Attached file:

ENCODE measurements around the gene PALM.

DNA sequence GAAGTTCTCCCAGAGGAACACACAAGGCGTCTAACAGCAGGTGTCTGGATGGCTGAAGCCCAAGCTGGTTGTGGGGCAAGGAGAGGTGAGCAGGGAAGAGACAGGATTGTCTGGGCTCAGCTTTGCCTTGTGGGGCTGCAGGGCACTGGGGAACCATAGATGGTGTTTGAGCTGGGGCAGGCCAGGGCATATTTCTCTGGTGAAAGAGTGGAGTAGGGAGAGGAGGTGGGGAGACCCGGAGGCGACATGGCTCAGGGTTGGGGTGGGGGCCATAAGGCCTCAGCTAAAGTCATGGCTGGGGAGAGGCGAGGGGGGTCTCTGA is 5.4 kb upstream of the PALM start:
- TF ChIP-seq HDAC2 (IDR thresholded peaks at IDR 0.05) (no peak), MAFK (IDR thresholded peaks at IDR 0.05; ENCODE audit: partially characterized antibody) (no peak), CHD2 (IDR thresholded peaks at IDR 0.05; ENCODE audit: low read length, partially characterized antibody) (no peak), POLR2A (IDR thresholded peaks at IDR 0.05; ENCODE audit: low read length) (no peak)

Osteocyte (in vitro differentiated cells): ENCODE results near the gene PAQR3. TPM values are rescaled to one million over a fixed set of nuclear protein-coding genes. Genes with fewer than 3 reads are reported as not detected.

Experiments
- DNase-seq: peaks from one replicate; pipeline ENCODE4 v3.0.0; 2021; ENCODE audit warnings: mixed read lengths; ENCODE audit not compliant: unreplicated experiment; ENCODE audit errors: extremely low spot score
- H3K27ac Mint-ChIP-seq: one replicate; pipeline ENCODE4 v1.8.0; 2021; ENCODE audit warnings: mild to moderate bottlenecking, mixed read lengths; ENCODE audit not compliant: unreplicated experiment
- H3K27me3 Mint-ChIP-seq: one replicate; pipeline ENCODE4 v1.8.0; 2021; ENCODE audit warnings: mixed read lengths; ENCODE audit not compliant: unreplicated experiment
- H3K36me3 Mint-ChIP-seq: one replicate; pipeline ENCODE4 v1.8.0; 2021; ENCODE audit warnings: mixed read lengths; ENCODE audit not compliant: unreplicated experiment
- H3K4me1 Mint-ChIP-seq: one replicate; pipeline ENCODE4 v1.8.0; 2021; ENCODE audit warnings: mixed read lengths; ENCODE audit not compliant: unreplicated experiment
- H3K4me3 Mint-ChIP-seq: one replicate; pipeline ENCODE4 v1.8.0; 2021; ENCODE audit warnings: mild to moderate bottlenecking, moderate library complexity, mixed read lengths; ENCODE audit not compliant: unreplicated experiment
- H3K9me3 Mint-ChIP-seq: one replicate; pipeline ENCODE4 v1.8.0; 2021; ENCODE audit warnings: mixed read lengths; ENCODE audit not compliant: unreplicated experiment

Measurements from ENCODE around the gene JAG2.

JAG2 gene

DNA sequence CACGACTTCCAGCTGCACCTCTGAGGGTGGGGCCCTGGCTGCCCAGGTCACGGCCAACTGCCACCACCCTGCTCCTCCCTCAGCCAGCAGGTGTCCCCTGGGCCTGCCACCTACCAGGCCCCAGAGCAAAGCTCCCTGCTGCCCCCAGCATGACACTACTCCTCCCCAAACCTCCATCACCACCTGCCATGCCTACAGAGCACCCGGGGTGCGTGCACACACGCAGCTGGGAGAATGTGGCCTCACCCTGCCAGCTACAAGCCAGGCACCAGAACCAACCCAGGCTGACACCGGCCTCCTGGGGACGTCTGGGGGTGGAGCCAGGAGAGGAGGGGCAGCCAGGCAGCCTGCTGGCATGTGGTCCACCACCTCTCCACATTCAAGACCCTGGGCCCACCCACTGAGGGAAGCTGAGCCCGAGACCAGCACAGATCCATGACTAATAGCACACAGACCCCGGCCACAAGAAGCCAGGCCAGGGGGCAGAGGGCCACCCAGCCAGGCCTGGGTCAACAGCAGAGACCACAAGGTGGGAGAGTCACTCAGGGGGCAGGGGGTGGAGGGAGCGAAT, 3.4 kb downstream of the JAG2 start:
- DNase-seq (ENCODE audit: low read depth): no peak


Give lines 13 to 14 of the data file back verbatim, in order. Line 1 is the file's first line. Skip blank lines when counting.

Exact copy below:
Measurements from ENCODE around the gene JAG2.

JAG2 gene